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Thursday, February 22, 2024
Feb. 22, 2024

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Spectacular Silver Star: Recreation planners foresee area as next big zone for increased hiking and camping access

By , Columbian staff writer
Published:
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Pyramid Rock rises alongside the Grouse Vista Trail.
Pyramid Rock rises alongside the Grouse Vista Trail. (Scott Hewitt/The Columbian) Photo Gallery

SILVER STAR MOUNTAIN — On a June day when it was 90-plus degrees in Vancouver, snow still coated some upper reaches of the steep Grouse Vista Trail to Silver Star Mountain.

It’s likely to be gone by the time you read this. But summiting Silver Star remains a challenge that’s a bit daunting yet supremely rewarding for hikers who may be more used to the Columbia River Gorge’s generally tamer roadways and well-worn trails.

Recreation planners see Silver Star as the next big zone for increased hiking and camping access. At the same time, they want to protect natural and cultural resources from being overrun.

Major traffic — foot or motor — isn’t usually a problem now at Silver Star, about an hour’s drive from downtown Vancouver. To reach the Grouse Vista Trail, take Northeast 139th Street east from Hockinson, keep going as the same road becomes Rawson, then Road 1400. Take a sharp left on Road 1000, which passes the Larch Corrections Center.

That’s where the pavement ends. Calling the rest of the unpaved roadway “gravel” is paying it an unearned compliment, because it’s really closer to “rubble.” While plenty passable, the going gets bumpy — especially if your car doesn’t have much clearance — as you pass the Yacolt Burn trailhead and turn right on Road 1200, driving upward toward the Grouse Vista trailhead.

The trail, an old jeep road opposite the pull-out parking area on Road 1200, is much the same: a rubbly, jagged ascent that makes for complicated walking. Trekking poles are an excellent idea for balance.

The Grouse Vista Trail to the Silver Star summit is 6.2 miles round-trip, with 2,000 feet of elevation gain. It climbs past a connection with the Tarbell Trail and keeps heading upward.

There’s no big profusion of wildflowers here, but you’ll notice a few patches, especially when the trail levels off and transforms into a tight green corridor of trees and shrubs. Intermittent views eventually give way to a huge vista to the north and west as the trail meanders below the dramatic ridge of Pyramid Rock.

The rounded peak of Silver Star Mountain is directly ahead of you, and the stark rectangle of Sturgeon Rock is a little to the left. Behind you, denuded sections of forest are the unmistakable evidence of industrial-scale logging in vast Rock Creek Valley.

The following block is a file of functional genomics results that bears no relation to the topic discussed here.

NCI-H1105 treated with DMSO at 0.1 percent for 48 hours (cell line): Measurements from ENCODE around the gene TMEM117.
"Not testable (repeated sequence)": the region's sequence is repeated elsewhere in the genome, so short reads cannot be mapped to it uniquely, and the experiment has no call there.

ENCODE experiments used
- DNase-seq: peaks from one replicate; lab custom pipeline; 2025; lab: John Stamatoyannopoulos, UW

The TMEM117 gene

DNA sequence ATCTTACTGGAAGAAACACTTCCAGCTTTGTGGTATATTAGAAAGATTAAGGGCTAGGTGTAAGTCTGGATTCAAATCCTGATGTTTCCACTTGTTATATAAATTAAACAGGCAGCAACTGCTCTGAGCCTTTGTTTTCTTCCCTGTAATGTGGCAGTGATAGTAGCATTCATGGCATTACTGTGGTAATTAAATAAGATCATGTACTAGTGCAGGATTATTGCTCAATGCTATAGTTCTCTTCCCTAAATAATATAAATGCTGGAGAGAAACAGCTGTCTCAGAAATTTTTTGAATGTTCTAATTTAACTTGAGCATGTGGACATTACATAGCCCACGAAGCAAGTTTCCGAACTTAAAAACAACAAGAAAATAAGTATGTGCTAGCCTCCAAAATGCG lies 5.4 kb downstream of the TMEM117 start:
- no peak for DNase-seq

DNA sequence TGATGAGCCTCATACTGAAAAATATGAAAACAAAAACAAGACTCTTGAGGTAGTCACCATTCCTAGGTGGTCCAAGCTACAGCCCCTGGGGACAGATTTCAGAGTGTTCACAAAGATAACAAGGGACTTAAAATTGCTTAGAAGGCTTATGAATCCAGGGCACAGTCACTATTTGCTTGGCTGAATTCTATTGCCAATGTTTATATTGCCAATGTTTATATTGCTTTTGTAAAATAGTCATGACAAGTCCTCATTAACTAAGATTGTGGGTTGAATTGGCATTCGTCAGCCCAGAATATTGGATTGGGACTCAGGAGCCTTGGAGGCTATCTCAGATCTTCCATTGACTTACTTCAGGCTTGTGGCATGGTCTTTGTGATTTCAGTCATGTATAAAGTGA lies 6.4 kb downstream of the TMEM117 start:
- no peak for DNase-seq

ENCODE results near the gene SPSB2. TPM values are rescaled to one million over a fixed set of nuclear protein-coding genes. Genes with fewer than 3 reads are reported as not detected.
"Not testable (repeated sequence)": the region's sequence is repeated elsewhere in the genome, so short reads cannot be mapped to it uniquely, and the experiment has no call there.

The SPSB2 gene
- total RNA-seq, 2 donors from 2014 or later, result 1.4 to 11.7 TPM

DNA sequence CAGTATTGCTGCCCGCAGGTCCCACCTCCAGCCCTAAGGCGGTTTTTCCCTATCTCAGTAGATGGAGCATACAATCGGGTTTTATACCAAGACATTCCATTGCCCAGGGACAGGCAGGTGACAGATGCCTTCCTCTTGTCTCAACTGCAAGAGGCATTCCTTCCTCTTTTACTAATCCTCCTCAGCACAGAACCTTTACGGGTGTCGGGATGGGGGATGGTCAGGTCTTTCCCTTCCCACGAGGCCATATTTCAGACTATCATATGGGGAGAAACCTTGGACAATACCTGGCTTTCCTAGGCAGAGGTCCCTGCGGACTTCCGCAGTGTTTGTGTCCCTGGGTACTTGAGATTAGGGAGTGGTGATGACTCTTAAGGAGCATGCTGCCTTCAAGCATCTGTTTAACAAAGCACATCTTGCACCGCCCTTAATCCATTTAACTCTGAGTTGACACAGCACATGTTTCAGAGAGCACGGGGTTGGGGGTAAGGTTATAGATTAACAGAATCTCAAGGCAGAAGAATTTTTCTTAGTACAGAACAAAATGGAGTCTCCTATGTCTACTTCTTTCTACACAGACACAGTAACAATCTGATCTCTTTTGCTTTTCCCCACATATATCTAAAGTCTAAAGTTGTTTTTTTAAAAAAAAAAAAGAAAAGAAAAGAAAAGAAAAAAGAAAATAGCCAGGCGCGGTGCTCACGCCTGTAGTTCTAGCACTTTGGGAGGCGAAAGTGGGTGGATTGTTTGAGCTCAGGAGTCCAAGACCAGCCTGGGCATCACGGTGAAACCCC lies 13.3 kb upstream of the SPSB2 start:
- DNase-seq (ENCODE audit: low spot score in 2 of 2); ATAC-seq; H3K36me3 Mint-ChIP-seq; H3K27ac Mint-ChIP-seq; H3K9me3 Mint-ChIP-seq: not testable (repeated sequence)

A short spur trail here leads up to a saddle trail along the Pyramid Rock ridge. A steep but quick scramble to the south provides lesser-known, still-terrific views of Pyramid Rock, the Silver Star ridge, the Bluff Mountain trail — and far in the distance, layer after layer of mountain ridges with Mount Hood reigning over all.

This wide-open section of trail promises that you’re nearing the peak. But first there’s more steep climbing up a rubbly trail (and, perhaps, banks of snow). A final stretch of open meadow congratulates you with colorful summer wildflowers and, straight ahead, the incredibly scenic ridge that leads to the rocky, rounded summit.

You’ll probably share that summit with other hikers. Thanks to the Eagle Creek Fire that closed big portions of the Columbia River Gorge in 2017, day hikers and backpackers seem to have discovered Silver Star in a big way in recent years. The Grouse Vista Trail is the easiest way to reach it from Vancouver.

More in This Series

Pyramid Rock rises alongside the Grouse Vista Trail.
Spectacular Silver Star: Recreation planners foresee area as next big zone for increased hiking and camping access
On a June day when it was 90-plus degrees in Vancouver, snow still coated some upper reaches of the steep Grouse…

Another way is the 5-mile Silver Star Trail/Ed’s Trail loop, which approaches the peak from the opposite direction, coming down from the north. More wide-open and dramatically scenic than the Grouse Vista Trail, the Silver Star Trail is a great choice for anybody who’s got a really rugged off-road vehicle, given that access is via increasingly difficult Roads 1100 (rubble) and 4109 (deep ruts and big boulders, nearly impassible).

The 360-degree view from the comfortable summit of Silver Star (where there’s a crumbing concrete observation platform) is one of the high-altitude wonders of the Pacific Northwest. Up here, at nearly 4,400 feet elevation, when the weather is clear, you can see five different mountain peaks: Rainier, Adams, St. Helens, Hood and Jefferson.

Work schedule

The Silver Star Vision Plan is a long-term framework for future improvements and maintenance at Silver Star, but plenty of maintenance work is going on there now, according to Ryan Ojerio of the Washington Trails Association.

Here are highlights:

  • June 8-10: WTA and Chinook Trail Association work party on Ed’s Trail.
  • June 15-16: WTA work parties at on the Grouse Vista and Tarbell Trails.
  • June 17: WTA work party on Pyramid Rock Trail.
  • June 24: On Washington Trails Day, WTA Trailhead Ambassadors greeted visitors at the Grouse Vista Trailhead.
  • July 15: Friends of Road 4109 road maintenance volunteer work party.
  • Later this summer: Chinook Trail Association to repair off-road barriers that prevent incursions into sensitive meadows and cultural resources near the Silver Star trailhead; WTA and Mount St. Helens Institute volunteers to survey trail for maintenance and sign replacement.
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